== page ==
Pam presents her game changer next: a coupon in the back of test booklets. Both she and Robert agree it's not a good idea. Kevin's next. He rambles about the placement of particular cookies in the vending machine. California thinks it's a metaphor for DMS pushing underperforming products. Kevin continues. He explains that no one wants the oatmeal cookie at all; Robert California challenges the team to identify what DMS's oatmeal cookie is. Stanley figures out that it's a type of two-hole punched paper they sell.
Back at Gettysburg, Andy's still trying to fire up his troops. He tells a story of a northern general who fought to defend his flag with just a sword. The gang is growing hungry and tired, but Andy won't let up. He unveils a Dunder Mifflin flag he's had commissioned. A rebel paper company is coming to try to take their flag, he starts yelling in an old-timey voice. He darts around the group, waving the flag, daring them to take it from him. No one moves.
The tour of Gettysburg has worn out everyone but Andy. He tries to excite his team about Spangler's Spring, the next stop on his tour, but everyone's beat. They sit on the grass. Andy's incredulous at their lack of interest; he decides to go on ahead alone.
Back in the office, Robert pulls Kevin aside to pick his brain, asking him about hedge funds, prospectuses and navigating the confusion of the markets. Kevin merely agrees with Robert about everything, then offers pearls such as, "Never trust a cookie with a woman's name, like Pecan Sandy, Lorna Doone, Madeline." Robert's still intrigued.
Oscar and Dwight head to the park's interpretive center. An archivist offers to fill them in on the story of Schrute Farms. He pulls up a portion of a documentary on the computer where a historian tells the story, complete with old letters and photographs. As it turns out, Schrute Farms was a haven for pacifists during the war, a colony where artists could gather to wait out the war. We see pictures of men in costume and nude artists painting nude models.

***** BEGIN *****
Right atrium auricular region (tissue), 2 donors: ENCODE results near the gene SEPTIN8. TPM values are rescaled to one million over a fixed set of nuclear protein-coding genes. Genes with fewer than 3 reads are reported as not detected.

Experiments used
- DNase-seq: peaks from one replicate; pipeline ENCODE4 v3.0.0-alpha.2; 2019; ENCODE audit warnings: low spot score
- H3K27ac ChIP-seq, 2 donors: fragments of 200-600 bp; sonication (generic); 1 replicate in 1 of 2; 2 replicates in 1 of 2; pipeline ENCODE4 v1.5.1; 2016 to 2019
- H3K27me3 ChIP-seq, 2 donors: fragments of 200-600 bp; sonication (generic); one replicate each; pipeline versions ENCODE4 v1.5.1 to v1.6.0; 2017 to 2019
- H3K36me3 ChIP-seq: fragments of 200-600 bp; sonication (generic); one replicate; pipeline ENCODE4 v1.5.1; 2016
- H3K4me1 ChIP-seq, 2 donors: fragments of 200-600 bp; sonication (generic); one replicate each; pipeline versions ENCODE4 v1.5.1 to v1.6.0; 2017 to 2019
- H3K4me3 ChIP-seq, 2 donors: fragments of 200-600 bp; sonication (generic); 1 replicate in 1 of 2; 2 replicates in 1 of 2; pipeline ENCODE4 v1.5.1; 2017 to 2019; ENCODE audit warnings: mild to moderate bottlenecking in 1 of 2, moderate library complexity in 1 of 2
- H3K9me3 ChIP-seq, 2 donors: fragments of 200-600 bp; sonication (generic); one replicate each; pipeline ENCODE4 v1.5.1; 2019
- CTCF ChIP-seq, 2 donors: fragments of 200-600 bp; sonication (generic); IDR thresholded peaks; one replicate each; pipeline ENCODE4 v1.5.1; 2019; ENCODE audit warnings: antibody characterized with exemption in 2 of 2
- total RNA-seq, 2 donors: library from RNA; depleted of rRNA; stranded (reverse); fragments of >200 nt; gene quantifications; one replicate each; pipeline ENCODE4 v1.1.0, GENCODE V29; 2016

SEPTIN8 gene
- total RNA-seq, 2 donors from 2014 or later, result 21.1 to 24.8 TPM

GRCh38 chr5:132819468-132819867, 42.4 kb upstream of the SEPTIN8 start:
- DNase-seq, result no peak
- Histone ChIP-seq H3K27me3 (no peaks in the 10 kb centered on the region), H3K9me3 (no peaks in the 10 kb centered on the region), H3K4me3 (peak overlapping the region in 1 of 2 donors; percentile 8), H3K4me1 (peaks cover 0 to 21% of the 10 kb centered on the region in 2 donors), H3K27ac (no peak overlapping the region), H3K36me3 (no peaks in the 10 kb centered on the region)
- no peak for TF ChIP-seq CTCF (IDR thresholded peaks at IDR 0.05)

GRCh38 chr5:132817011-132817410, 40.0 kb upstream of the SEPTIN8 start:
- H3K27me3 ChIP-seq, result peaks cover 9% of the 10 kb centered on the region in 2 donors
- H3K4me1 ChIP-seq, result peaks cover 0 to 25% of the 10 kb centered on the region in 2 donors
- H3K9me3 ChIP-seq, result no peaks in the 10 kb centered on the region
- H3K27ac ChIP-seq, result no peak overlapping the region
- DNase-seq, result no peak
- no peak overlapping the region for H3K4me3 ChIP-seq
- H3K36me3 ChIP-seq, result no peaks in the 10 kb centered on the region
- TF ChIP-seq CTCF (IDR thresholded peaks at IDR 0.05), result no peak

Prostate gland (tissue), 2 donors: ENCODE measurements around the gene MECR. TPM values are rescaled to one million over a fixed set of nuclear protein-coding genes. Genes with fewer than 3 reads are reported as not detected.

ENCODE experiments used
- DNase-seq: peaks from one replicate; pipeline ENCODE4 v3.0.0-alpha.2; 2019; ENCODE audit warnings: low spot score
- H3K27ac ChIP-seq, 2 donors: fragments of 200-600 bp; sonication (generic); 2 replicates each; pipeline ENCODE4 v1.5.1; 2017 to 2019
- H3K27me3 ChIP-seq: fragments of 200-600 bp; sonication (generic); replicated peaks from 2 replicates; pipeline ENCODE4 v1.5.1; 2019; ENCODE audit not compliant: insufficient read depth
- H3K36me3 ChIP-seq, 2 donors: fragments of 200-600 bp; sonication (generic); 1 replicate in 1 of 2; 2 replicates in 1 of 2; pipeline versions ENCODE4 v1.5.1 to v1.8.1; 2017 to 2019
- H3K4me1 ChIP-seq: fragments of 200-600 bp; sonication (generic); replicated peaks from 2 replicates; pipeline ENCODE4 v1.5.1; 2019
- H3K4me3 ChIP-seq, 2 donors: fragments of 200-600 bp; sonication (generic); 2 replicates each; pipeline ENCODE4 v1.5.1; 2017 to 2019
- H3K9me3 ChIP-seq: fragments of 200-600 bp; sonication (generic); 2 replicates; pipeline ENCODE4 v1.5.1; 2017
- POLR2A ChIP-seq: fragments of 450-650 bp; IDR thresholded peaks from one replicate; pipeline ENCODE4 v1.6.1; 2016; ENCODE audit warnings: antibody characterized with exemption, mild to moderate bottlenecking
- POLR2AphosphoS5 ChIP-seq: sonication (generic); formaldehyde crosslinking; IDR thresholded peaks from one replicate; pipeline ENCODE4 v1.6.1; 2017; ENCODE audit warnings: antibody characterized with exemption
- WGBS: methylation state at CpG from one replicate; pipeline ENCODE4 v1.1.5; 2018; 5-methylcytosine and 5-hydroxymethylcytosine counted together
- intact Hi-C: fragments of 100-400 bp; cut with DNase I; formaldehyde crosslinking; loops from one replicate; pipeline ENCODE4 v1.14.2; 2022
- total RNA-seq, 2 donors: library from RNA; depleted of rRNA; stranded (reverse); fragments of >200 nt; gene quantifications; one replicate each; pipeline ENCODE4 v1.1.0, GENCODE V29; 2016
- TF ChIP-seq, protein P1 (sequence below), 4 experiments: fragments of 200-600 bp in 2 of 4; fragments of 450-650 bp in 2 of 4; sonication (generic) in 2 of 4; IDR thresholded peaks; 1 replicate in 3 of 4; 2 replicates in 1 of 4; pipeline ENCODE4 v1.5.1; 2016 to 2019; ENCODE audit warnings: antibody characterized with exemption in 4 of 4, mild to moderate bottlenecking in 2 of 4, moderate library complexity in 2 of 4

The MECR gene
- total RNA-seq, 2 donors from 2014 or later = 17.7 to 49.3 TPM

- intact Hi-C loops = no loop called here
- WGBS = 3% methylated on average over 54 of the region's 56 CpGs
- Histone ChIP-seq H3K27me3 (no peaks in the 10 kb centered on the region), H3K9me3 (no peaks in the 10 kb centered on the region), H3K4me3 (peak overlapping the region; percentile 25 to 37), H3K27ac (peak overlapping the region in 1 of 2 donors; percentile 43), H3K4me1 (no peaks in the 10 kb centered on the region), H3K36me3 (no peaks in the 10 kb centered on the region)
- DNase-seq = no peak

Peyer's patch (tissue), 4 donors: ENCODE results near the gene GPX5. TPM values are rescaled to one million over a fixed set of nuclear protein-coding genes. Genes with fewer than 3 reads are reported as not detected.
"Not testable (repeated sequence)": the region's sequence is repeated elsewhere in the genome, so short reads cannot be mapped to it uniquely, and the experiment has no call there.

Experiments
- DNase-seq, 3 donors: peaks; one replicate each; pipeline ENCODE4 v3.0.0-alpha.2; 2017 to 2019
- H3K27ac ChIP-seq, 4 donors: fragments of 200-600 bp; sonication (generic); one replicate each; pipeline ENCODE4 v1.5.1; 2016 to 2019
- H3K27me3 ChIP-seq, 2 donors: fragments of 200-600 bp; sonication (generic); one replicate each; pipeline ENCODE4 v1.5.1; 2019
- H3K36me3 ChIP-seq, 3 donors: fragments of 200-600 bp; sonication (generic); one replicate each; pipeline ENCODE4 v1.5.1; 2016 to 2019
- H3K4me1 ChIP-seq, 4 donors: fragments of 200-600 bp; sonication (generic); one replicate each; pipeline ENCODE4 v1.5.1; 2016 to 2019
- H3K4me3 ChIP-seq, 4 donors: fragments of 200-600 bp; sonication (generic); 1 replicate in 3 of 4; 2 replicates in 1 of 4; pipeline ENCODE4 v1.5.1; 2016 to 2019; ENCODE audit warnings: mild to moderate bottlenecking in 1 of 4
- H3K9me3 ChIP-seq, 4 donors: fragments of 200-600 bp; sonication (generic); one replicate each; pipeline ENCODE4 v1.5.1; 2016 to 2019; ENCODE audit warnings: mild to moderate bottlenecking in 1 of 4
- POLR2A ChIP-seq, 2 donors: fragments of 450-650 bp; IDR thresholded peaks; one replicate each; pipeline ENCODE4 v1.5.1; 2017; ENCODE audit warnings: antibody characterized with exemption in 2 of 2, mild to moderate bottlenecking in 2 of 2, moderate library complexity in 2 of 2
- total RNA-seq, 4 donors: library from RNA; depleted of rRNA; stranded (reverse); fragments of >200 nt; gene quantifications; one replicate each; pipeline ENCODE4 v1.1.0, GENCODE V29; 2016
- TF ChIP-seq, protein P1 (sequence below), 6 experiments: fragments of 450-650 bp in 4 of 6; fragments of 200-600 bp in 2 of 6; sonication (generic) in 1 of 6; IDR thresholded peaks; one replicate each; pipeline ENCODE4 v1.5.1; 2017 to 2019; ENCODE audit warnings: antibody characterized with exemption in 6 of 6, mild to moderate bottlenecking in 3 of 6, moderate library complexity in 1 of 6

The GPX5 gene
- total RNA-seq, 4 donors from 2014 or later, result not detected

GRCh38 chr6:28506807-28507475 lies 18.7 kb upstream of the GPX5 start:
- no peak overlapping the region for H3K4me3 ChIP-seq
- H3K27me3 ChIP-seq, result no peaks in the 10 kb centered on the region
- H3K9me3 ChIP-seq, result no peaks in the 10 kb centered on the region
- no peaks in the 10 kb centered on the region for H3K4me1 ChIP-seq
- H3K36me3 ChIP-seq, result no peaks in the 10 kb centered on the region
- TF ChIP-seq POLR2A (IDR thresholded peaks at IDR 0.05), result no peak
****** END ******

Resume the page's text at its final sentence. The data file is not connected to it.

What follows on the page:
Ryan interrupts Kevin and Robert, asking to pitch a final idea: the Big Mac idea. Kevin protests, saying it's really his idea and that Ryan's stolen it out of jealousy. Robert asks Kevin to explain. His idea is that a customer would set aside a single different ingredient after every purchase of a Big Mac; eventually, he'd have a free Big Mac - one he's created himself. Robert California is literally dumbfounded. He realizes Kevin is an idiot.
Jim and Darryl find Andy at the Spangler's Spring monument; Jim explains that the others are waiting back at the bus, exhausted, suffering from dysentery. Andy's had it with Jim's sarcasm and unloads on him. Jim responds: he tells Andy that his comparing their situation to war was a terrible idea, that the staff likes and respects him and he doesn't need to go such lengths to get the team behind him. Jim points at the bright pink hats that Andy handed out to the staff; everyone's worn them all day. That's clearly a sign he's liked, Jim tells Andy. Back with everyone on the bus, Andy admits he was wrong to imagine himself a general and the office staff his troops.
Before he heads back to the bus, Gabe gives the history-loving crowd the story of Abe Lincoln's fateful last night. As Abe, he re-enacts the trip to the theater and being scolded by his wife Mary. "I need her like I need a hole in the head," he announces, before putting his fingers to his head like a pistol and falling to the ground. The crowd applauds.